Memory is a complex process involving multiple stages and regions of the brain. Because of its complexity, neuropsychologists sometimes classify memories by their function. For example:

Episodic memory. This is memory that exists within the context of time. When we look back at past events to see if we can reconstruct what happened, or when we look into the future to make plans. The personal story that recovering folks tell at 12 Step meetings is a reconstruction of episodic memories. The flashbacks that characterize post-traumatic stress often occur in the form of memories that may feel like episodes from a film.

Semantic memory enables us to recall the meaning of facts or concepts. For instance, our ability to recognize the meaning of the word ‘dog’. Episodic memory, on the other hand, would supply us with a recollection of having played with a particular dog. Generally, semantic memories can be expressed in words or factual information such as numbers.

Procedural memory is that which allows us to perform certain activities even when they can’t easily be described using language. Riding a bicycle, for instance, tying our shoes, or swinging a baseball bat accurately enough to make contact with a speeding ball. Procedural memories are usually below our conscious awareness. When we need them, they’re just there.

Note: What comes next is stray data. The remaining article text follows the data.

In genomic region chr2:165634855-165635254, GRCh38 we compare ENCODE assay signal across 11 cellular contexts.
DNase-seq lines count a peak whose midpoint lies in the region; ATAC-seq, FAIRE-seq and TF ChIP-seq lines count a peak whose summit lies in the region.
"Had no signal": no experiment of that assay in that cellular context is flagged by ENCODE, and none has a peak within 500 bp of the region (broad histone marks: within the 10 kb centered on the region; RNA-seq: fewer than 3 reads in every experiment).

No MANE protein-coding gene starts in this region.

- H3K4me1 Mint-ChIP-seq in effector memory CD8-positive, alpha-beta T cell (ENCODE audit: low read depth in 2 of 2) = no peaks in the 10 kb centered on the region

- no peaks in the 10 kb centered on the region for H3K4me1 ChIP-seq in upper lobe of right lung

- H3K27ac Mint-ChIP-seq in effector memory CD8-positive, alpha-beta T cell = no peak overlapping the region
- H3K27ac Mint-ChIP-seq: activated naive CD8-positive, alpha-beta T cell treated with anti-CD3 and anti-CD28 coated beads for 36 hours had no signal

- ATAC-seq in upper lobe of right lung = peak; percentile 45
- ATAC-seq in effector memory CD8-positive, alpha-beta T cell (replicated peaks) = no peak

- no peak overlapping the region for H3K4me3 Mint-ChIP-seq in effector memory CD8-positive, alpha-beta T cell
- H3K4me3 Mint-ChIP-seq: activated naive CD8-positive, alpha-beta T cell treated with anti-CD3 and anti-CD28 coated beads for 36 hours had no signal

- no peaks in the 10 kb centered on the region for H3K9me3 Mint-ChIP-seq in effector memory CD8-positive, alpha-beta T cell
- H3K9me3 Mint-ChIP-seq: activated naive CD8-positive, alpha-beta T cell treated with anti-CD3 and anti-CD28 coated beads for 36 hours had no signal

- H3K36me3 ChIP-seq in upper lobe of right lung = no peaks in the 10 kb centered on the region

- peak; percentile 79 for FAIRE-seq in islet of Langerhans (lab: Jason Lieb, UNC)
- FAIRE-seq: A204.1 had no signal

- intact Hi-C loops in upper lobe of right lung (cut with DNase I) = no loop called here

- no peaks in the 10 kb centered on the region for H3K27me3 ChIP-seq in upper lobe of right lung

Associative memory refers to information that we seem to be able to access mostly through a process of associating it with something else. Example: A face with a name; a logo with a brand; a phone number with a person. Computers use a type of association to quickly access the vast amounts of information in a database.

Implicit memories are those that remain below our awareness, accessed mostly through drug therapy or hypnotic techniques. The vivid memories of childhood abuse sometimes uncovered late in life are examples of implicit memories. They’re generally considered less reliable than other forms of memory because of vulnerability to outside suggestion.